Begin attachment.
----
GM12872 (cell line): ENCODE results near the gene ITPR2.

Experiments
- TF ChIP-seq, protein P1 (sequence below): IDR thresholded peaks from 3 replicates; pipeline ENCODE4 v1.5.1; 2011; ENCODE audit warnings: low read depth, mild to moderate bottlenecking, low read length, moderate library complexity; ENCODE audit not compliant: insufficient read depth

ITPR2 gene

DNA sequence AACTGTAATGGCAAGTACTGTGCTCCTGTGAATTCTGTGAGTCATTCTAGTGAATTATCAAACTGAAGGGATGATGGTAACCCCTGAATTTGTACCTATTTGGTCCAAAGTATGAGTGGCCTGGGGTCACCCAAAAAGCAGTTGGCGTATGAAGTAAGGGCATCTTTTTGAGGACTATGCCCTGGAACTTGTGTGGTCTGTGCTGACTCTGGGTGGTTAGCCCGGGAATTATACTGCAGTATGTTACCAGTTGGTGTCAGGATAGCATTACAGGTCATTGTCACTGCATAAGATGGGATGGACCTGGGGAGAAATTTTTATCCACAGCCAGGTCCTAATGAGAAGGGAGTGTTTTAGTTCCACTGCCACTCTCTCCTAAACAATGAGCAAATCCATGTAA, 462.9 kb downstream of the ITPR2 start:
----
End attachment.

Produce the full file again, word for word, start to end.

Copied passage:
GM12872 (cell line): ENCODE results near the gene ITPR2.

Experiments
- TF ChIP-seq, protein P1 (sequence below): IDR thresholded peaks from 3 replicates; pipeline ENCODE4 v1.5.1; 2011; ENCODE audit warnings: low read depth, mild to moderate bottlenecking, low read length, moderate library complexity; ENCODE audit not compliant: insufficient read depth

ITPR2 gene

DNA sequence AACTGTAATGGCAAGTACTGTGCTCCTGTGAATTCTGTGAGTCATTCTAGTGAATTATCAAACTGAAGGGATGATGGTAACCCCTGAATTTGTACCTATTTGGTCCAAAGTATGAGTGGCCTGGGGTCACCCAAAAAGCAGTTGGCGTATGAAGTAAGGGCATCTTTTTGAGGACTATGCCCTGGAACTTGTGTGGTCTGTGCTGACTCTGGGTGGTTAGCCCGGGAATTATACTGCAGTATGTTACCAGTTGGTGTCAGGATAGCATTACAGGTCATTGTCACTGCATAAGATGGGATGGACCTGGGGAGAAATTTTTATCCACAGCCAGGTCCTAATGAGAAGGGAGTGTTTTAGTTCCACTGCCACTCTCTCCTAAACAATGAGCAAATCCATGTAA, 462.9 kb downstream of the ITPR2 start: